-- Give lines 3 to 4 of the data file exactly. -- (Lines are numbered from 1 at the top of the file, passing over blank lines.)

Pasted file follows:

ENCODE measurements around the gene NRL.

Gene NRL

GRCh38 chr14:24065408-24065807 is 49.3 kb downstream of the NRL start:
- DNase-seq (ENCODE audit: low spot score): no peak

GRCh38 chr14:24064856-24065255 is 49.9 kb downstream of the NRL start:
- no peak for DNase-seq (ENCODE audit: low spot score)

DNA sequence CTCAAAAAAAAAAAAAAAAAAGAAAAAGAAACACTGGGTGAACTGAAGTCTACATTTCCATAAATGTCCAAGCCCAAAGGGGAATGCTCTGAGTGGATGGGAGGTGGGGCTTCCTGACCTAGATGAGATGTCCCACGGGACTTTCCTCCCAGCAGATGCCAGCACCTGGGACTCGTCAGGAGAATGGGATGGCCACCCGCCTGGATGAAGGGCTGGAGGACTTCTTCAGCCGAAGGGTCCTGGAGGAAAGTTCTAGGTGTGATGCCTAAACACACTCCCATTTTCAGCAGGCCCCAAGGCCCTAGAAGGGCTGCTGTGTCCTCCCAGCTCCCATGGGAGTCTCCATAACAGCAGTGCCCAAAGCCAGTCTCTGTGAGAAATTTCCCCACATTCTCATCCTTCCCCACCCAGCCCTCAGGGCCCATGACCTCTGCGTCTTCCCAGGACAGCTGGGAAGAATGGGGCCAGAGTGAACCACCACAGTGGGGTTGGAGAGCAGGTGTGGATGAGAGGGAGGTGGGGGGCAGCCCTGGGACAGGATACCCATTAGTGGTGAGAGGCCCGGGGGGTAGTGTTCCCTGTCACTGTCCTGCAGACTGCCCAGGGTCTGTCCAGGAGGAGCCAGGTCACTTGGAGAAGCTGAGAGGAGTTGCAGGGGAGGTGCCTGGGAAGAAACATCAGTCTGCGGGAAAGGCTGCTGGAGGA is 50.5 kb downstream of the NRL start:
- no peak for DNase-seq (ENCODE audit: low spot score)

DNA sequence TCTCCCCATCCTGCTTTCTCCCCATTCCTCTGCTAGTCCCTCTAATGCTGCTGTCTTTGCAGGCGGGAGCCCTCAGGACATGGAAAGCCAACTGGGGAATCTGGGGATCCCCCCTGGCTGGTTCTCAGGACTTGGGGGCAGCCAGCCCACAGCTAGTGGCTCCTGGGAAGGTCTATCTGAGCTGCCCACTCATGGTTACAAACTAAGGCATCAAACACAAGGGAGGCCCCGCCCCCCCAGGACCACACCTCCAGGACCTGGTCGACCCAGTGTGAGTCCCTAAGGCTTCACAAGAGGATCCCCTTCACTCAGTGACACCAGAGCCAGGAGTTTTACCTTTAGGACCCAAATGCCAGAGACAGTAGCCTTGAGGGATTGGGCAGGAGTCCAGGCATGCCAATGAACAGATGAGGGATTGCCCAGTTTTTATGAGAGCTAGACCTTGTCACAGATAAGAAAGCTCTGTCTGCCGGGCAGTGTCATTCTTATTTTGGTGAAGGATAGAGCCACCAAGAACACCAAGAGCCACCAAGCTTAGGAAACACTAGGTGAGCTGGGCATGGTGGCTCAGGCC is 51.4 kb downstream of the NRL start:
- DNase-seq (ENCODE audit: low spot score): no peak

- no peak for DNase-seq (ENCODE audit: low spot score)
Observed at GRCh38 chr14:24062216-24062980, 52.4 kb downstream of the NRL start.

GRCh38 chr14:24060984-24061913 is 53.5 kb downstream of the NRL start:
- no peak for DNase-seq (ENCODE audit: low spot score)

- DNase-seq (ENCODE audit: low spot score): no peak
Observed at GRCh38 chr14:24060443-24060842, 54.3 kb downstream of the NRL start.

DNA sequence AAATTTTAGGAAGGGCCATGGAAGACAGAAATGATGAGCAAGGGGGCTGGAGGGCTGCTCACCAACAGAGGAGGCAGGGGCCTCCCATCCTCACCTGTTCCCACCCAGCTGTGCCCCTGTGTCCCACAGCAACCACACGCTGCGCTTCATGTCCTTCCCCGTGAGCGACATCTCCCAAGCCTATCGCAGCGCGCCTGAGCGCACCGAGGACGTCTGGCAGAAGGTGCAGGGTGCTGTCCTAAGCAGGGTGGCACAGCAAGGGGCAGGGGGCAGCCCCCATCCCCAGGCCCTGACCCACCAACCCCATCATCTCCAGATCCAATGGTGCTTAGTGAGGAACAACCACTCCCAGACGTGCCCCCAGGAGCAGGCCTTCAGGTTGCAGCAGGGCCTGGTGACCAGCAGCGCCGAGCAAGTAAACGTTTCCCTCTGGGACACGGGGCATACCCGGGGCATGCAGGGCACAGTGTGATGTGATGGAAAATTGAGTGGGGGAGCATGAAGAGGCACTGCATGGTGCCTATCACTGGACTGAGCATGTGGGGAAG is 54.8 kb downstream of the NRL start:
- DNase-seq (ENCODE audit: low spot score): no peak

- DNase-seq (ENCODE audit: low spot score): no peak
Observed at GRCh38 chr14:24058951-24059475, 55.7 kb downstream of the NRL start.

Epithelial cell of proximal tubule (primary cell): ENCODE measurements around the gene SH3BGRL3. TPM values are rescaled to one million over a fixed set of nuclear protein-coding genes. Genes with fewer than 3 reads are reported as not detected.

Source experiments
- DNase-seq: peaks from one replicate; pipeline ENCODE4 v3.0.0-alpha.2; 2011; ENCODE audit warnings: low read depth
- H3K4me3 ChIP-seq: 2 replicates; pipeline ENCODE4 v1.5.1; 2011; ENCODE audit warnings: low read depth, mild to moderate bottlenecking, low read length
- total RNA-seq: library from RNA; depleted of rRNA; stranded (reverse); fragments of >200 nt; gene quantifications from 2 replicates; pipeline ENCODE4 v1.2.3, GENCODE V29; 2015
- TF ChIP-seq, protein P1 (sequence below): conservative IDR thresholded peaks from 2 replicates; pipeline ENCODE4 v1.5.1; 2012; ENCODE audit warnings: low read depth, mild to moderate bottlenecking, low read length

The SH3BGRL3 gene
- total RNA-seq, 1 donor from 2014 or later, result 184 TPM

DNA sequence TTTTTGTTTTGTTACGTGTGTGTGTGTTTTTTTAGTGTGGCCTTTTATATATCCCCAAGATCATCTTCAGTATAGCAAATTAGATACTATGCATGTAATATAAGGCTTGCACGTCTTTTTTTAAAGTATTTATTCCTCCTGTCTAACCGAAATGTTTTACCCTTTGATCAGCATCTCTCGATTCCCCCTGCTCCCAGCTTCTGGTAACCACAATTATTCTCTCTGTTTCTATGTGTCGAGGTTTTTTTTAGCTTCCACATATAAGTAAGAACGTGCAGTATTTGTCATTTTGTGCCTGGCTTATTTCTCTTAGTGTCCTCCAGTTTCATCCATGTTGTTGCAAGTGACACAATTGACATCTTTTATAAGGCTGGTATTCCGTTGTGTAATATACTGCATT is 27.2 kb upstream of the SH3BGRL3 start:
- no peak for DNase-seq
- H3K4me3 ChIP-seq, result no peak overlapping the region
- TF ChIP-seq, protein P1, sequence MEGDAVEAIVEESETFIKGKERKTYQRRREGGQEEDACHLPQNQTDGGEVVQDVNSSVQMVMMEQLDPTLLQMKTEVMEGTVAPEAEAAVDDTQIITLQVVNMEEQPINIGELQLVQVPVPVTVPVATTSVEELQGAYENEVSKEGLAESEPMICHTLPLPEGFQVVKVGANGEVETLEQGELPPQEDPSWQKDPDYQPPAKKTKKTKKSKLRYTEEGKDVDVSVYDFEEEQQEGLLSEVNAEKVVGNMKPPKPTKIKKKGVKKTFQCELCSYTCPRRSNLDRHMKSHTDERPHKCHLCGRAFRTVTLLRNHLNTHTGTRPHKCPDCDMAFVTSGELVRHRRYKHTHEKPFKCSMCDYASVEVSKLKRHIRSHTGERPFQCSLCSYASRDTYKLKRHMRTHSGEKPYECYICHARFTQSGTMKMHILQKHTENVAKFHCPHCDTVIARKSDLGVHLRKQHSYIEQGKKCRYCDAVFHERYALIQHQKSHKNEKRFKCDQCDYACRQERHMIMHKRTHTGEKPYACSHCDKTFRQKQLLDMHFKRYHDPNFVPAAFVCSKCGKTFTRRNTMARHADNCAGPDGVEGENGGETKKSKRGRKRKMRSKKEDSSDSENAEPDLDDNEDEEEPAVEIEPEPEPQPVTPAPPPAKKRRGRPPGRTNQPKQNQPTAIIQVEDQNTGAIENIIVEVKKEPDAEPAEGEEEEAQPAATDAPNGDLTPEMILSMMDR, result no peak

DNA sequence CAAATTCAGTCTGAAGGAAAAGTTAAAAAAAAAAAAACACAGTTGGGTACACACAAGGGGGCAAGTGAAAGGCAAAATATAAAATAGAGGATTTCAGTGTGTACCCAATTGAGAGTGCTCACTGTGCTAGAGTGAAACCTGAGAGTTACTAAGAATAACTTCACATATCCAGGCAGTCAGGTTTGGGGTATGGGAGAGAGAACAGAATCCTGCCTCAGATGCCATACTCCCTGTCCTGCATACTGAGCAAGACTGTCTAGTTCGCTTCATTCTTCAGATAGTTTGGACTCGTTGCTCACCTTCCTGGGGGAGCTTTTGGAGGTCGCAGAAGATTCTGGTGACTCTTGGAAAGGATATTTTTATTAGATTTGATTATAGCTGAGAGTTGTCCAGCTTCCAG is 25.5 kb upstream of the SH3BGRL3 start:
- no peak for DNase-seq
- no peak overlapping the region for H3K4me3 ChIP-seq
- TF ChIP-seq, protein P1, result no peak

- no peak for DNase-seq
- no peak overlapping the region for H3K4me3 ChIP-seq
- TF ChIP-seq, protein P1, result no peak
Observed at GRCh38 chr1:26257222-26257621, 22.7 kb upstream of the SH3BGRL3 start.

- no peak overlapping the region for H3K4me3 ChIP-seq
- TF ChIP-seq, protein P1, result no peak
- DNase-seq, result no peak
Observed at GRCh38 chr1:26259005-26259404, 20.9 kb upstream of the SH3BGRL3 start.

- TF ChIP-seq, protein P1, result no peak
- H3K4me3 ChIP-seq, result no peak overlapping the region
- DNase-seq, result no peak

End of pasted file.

GRCh38 chr14:24065408-24065807 is 49.3 kb downstream of the NRL start:
- DNase-seq (ENCODE audit: low spot score): no peak